A World Trade Organization dispute panel rejected all four of China’s claims against the U.S. relating to safeguard measures that the Trump administration imposed on solar panels imported from Chinese manufacturers.
In reporting the news, the Bloomberg news agency said that China failed to establish that Washington’s safeguards against imports of certain crystalline silicon photovoltaic cells were inconsistent with the WTO’s rules on the measures. The Geneva-based body issued its findings in a report.
Trump announced in early 2018 four years of import caps and tariffs on panels after a certain amount was imported. That was in response to a trade suit filed in April 2017 by a bankrupt U.S. solar manufacturer that claimed it had been harmed by low-cost imports, mostly from Asia. The U.S. International Trade Commission agreed in October that year, paving the way for Trump’s decision.
Bloomberg said that data show that Chinese suppliers flooded the U.S. solar market with panels at the end of 2017 as customers sought to avoid paying a 30% import tariff.
The WTO’s dispute-settlement body set up a panel to hear China’s case in August 2019. In it, Beijing alleged that Washington acted inconsistently with a number of articles in the organization’s general agreement on tariffs and trade.
Among China’s allegations that the WTO rejected was that the U.S. failed to establish the required causal link between the increased imports and the serious injury found to exist.
The dispute-settlement body will adopt the panel’s report within 60 days unless either the U.S. or China notifies it of a decision to appeal.
In August, Hanwha Q CELLS USA, Inc., LG Electronics USA, Inc., and Mission Solar Energy asked the International Trade Commission to extend import tariffs on crystalline silicon photovoltaic (CSPV) cells.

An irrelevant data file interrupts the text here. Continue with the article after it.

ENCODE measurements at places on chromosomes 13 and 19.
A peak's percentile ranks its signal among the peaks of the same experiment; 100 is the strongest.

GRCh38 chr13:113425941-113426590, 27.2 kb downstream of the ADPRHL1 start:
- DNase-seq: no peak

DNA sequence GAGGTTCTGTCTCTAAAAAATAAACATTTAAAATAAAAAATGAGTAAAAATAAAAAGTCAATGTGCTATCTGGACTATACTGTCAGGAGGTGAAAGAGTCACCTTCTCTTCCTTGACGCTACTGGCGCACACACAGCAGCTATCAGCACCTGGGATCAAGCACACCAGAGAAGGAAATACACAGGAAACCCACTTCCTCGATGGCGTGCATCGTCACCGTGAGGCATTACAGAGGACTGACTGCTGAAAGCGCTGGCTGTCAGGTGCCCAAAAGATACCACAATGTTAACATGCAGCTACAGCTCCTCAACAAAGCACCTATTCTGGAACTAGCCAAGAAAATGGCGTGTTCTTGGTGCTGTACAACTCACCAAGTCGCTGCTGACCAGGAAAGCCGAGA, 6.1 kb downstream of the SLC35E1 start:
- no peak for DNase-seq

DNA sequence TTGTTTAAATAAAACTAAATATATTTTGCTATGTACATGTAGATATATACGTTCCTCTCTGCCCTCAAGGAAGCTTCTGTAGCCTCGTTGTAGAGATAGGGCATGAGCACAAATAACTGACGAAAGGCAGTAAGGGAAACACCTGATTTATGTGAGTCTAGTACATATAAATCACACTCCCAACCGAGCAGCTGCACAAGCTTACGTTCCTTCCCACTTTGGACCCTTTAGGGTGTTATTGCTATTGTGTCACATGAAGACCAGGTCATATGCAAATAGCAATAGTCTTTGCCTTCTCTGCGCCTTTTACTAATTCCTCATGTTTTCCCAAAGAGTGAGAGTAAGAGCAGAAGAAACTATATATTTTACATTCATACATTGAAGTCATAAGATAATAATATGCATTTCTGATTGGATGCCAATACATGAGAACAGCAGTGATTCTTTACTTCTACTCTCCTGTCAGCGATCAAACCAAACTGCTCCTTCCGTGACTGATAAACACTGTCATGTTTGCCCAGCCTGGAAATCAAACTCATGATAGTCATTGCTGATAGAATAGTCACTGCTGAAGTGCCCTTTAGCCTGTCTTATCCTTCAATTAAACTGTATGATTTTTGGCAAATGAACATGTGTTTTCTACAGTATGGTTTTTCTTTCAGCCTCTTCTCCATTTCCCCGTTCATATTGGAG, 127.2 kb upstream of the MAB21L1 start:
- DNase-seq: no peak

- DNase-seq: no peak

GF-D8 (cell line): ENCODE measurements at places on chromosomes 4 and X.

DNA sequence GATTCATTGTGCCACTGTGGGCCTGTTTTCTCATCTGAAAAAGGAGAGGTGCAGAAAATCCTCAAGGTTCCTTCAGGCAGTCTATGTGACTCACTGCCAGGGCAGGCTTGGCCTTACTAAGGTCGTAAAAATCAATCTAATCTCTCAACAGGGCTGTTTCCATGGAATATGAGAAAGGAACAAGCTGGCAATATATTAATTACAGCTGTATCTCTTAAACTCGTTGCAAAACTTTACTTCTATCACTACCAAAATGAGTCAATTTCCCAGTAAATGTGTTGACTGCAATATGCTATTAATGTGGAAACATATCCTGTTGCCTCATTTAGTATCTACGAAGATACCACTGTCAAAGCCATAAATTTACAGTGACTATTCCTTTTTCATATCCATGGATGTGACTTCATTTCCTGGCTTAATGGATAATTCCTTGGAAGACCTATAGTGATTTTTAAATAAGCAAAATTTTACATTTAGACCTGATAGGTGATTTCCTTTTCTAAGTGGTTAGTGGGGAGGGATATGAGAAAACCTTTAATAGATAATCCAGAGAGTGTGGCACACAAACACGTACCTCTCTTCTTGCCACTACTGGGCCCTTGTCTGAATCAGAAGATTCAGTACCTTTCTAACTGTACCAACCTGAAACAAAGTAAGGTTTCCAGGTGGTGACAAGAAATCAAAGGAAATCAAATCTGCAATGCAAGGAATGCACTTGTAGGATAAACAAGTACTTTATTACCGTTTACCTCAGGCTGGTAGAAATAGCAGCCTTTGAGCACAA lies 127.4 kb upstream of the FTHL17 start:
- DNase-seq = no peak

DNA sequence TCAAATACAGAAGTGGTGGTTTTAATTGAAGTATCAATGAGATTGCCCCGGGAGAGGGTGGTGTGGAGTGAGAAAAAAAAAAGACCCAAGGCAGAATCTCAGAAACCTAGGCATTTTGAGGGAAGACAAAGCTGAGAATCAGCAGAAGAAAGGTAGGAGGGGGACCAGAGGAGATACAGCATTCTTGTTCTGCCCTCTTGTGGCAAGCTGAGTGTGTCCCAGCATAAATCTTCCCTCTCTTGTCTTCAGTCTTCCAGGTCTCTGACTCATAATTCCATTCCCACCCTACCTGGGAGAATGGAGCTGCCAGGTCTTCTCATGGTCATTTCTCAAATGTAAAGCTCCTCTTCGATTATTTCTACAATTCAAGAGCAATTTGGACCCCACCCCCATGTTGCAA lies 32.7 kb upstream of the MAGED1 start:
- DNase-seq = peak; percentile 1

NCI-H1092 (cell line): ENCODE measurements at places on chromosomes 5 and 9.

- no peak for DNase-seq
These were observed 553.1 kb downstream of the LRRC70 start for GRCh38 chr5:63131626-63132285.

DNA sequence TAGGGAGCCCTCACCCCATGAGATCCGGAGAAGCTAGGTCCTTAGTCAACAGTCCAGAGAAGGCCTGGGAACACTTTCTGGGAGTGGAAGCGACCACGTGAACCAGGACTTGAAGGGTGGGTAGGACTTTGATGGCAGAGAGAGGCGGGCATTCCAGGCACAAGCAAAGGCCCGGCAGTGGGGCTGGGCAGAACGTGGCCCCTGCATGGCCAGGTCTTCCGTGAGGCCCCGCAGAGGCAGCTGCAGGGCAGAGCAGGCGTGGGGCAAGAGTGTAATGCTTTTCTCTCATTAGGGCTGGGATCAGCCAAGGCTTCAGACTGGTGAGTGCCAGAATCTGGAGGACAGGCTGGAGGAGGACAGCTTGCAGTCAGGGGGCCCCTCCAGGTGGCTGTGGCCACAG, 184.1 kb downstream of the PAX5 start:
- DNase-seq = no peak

The petition was made under Section 204(c) of the Trade Act of 1974 and Subpart F of part 206 of the rules of practice and procedure of the ITC. The companies said that they are representatives of the domestic industry producing CSPV cells and modules and, therefore, have standing to file the petition.
Days earlier, Auxin Solar and Suniva formally asked the ITC to extend solar tariffs for four more years.
In their separate 420-page filing on August 4, Hanwha Q CELLS USA, LG Electronics USA, and Mission Solar Energy said they had “not yet received the full benefit intended” by tariffs, which were put in place in 2018 and are set to expire in February 2022. The companies said they need more time to “complete their adjustment” to facilitate the domestic module production that they called “critical” to the Biden administration’s aim to make the energy sector carbon-free by 2035.
The remedy that the domestic industry received through the tariffs was “partially impaired” by what they said was import stockpiling before the tariffs took effect, the economic impact of the Covid-19 pandemic, continued import underselling, and increased costs and tariffs on the inputs used to produce modules.
In an interview with pv magazine after the August filings, John Smirnow, general counsel and vice president of market strategy for the Solar Energy Industries Association (SEIA), said the trade group remains opposed to tariffs. He cited numbers that SEIA presented to the ITC as part of its mid-term review of the tariffs, which showed around 2 GW less solar being developed than was forecast prior to the tariffs.
He said in the interview that claims that the tariffs would lead to the creation of 45,000 jobs were “wildly, comically off.” He pegged the actual number of new jobs created as a result of the tariffs at no more than 2,000 through expansion at “three modest facilities.”
Smirnow said that the tariffs hurt overall solar sector growth and are not an effective incentive to spur new manufacturing investment. He said that business investments rely on a five- to 10-year time horizon and not on a four-year window of opportunity.